Does technological progress occur without increased consumption?

slide43
Consider the Sources

Research and development

Corporate profit

Economies of scale

slide44

One More Look at Allocation

KU

X natural capital allocable

KT

Natural capital allocated

to non-human economy

GNP

Natural capital allocated to human economy

Time

slide45

Remember the Big Hope?

KU

X natural capital remains allocable

K2

X/2 conserved

K1

Economic growth with technology level 2

GNP

Economic growth with technology level 1

Time

slide46

The Apparent Reality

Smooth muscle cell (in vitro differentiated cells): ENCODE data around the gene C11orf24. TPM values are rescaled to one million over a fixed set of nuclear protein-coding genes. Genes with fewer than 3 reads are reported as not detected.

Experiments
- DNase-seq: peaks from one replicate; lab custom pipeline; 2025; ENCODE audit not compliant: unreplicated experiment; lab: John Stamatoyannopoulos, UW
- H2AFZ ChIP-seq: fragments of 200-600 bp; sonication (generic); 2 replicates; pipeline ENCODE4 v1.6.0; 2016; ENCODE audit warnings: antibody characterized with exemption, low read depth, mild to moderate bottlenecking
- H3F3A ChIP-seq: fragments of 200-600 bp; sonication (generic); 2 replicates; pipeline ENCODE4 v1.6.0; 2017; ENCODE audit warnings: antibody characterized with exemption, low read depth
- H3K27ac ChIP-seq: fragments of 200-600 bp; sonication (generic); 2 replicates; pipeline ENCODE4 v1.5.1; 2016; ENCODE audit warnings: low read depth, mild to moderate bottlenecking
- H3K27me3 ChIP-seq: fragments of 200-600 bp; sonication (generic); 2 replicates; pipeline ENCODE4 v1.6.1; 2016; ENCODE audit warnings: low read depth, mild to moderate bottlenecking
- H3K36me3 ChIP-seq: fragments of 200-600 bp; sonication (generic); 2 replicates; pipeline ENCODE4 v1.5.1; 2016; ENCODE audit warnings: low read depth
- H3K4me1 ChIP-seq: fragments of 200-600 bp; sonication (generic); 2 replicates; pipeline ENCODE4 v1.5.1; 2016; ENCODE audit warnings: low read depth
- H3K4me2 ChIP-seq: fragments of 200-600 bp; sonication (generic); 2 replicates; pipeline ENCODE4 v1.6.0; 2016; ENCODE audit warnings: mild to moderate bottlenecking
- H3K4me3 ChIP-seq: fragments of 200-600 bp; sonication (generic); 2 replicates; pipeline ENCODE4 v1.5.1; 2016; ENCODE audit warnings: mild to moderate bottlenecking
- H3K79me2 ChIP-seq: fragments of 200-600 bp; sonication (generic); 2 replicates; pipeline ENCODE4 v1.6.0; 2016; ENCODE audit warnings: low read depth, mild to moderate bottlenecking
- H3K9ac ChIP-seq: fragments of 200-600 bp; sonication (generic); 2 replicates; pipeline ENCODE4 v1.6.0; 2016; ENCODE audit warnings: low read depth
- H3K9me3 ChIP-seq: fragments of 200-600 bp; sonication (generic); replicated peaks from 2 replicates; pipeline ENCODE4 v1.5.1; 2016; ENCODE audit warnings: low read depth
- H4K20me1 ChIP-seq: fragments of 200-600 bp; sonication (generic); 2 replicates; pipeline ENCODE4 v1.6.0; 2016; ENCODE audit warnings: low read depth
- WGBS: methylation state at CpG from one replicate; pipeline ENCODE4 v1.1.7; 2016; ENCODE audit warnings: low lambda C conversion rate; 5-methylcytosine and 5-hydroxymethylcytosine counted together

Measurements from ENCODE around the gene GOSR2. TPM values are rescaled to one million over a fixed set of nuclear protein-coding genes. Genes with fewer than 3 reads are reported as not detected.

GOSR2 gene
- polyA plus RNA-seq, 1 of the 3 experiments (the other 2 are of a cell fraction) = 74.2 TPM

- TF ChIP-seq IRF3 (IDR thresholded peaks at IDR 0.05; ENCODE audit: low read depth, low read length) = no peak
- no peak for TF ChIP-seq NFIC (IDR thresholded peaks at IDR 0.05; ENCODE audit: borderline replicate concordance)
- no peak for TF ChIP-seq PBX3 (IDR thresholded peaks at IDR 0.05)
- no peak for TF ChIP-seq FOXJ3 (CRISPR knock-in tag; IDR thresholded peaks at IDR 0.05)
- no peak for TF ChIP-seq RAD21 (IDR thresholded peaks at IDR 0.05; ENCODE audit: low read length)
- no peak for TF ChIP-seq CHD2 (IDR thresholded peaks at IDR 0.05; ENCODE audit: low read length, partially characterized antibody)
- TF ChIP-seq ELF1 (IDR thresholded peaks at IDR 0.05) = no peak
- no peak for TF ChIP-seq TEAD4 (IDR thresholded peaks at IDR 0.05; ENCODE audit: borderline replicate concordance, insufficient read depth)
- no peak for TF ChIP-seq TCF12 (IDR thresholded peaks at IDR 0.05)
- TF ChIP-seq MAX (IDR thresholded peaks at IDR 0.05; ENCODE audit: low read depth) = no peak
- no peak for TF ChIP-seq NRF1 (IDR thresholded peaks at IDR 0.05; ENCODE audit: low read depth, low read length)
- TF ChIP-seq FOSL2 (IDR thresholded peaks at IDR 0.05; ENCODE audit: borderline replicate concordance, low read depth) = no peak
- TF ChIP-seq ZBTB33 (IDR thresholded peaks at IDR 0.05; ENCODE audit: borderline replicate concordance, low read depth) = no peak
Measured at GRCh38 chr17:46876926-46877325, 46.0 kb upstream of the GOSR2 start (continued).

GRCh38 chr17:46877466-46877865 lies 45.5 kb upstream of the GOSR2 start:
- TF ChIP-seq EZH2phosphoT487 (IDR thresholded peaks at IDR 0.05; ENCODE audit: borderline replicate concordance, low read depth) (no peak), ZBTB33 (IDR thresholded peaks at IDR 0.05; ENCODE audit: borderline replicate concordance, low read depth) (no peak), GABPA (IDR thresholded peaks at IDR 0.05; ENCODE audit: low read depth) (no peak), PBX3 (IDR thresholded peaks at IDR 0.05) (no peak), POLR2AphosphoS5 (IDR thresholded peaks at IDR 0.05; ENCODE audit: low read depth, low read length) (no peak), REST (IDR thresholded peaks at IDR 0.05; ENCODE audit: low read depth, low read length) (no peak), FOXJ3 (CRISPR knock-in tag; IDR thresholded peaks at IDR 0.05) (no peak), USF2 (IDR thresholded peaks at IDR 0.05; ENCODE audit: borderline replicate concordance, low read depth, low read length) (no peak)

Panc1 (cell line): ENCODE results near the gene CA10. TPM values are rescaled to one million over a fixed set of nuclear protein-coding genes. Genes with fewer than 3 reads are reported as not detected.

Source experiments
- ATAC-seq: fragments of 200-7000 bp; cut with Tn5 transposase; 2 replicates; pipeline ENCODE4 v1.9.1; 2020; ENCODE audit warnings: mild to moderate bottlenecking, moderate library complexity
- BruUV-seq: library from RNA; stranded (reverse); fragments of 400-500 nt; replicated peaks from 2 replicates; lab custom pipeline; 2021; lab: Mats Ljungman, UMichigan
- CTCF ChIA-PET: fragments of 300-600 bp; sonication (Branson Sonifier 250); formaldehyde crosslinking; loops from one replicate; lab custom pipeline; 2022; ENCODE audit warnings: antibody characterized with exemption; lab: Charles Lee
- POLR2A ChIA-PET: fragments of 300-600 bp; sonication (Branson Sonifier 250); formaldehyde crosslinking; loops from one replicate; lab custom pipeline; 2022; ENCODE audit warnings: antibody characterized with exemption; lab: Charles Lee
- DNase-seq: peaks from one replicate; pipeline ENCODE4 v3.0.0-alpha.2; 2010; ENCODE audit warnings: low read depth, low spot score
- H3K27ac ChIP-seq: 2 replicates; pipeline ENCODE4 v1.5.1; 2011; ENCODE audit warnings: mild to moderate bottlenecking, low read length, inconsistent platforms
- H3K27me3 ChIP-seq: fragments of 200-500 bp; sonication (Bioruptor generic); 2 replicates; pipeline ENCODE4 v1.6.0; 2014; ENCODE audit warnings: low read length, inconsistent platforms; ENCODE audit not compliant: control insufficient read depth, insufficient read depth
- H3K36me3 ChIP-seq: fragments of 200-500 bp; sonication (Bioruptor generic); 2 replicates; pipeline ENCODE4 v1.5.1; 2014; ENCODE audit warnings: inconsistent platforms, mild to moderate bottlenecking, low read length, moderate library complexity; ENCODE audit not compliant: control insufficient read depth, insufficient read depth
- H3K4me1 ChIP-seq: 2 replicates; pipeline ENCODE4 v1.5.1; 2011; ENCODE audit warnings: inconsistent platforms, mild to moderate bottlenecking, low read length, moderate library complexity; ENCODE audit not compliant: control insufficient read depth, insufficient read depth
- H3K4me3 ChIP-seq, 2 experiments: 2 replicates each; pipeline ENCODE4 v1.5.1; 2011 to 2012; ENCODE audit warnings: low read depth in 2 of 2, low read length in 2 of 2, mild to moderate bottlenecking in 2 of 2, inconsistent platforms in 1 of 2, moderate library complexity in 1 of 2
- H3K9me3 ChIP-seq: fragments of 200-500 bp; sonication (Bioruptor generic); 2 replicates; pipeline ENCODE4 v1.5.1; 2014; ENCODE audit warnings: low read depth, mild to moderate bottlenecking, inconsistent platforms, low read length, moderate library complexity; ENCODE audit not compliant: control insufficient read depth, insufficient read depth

KU

X/2 natural capital allocable

K2

X/2 converted

K1

GNP

Economic growth with technology level 2

Economic growth with technology level 1

Time

slide47
Red Herring Alert!

Red Herring Alert!

Red Herring Alert!

slide48
The “Information” Economy

What is the information used for?

How does one come to

afford the information?

slide49
To say that an economy may grow perpetually on a finite land mass is to say that a stable economy may occupy a perpetually diminishing land mass!

Fallacy Buster

slide50

$

$

=

$

$

slide51
RealQuestions

What is the limit?

How do we know when we’re approaching the limit?

What do we do to prevent breaching the limit?

slide52
Recommendations

Introductions should acknowledge spherical capacities and tradeoffs.

Criteria should provide indicators of trading off.

Interpretation should include observations of tradeoffs.

Does technological progress occur without increased consumption?